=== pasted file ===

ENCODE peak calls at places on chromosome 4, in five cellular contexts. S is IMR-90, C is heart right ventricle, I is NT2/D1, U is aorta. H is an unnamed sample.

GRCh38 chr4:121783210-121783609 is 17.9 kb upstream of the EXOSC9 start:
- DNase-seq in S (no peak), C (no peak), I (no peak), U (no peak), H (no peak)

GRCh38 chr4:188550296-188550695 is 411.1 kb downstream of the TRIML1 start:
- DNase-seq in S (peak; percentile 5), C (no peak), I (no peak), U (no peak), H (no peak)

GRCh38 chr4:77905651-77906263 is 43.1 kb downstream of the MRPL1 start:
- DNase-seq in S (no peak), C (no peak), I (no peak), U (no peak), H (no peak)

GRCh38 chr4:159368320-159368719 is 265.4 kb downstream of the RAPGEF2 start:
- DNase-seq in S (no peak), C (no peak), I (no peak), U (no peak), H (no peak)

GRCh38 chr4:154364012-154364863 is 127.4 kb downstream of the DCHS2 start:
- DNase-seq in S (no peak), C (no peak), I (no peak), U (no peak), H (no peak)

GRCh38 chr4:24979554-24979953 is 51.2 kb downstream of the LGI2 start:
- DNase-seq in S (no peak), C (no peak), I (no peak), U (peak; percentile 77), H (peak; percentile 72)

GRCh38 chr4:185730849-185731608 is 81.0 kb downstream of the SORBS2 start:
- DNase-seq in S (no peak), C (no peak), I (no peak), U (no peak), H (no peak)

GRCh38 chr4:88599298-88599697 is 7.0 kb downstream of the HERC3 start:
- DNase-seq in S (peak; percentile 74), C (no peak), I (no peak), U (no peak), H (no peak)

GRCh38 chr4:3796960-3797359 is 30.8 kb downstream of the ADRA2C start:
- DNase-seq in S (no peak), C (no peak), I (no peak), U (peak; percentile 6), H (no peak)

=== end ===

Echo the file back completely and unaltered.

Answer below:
ENCODE peak calls at places on chromosome 4, in five cellular contexts. S is IMR-90, C is heart right ventricle, I is NT2/D1, U is aorta. H is an unnamed sample.

GRCh38 chr4:121783210-121783609 is 17.9 kb upstream of the EXOSC9 start:
- DNase-seq in S (no peak), C (no peak), I (no peak), U (no peak), H (no peak)

GRCh38 chr4:188550296-188550695 is 411.1 kb downstream of the TRIML1 start:
- DNase-seq in S (peak; percentile 5), C (no peak), I (no peak), U (no peak), H (no peak)

GRCh38 chr4:77905651-77906263 is 43.1 kb downstream of the MRPL1 start:
- DNase-seq in S (no peak), C (no peak), I (no peak), U (no peak), H (no peak)

GRCh38 chr4:159368320-159368719 is 265.4 kb downstream of the RAPGEF2 start:
- DNase-seq in S (no peak), C (no peak), I (no peak), U (no peak), H (no peak)

GRCh38 chr4:154364012-154364863 is 127.4 kb downstream of the DCHS2 start:
- DNase-seq in S (no peak), C (no peak), I (no peak), U (no peak), H (no peak)

GRCh38 chr4:24979554-24979953 is 51.2 kb downstream of the LGI2 start:
- DNase-seq in S (no peak), C (no peak), I (no peak), U (peak; percentile 77), H (peak; percentile 72)

GRCh38 chr4:185730849-185731608 is 81.0 kb downstream of the SORBS2 start:
- DNase-seq in S (no peak), C (no peak), I (no peak), U (no peak), H (no peak)

GRCh38 chr4:88599298-88599697 is 7.0 kb downstream of the HERC3 start:
- DNase-seq in S (peak; percentile 74), C (no peak), I (no peak), U (no peak), H (no peak)

GRCh38 chr4:3796960-3797359 is 30.8 kb downstream of the ADRA2C start:
- DNase-seq in S (no peak), C (no peak), I (no peak), U (peak; percentile 6), H (no peak)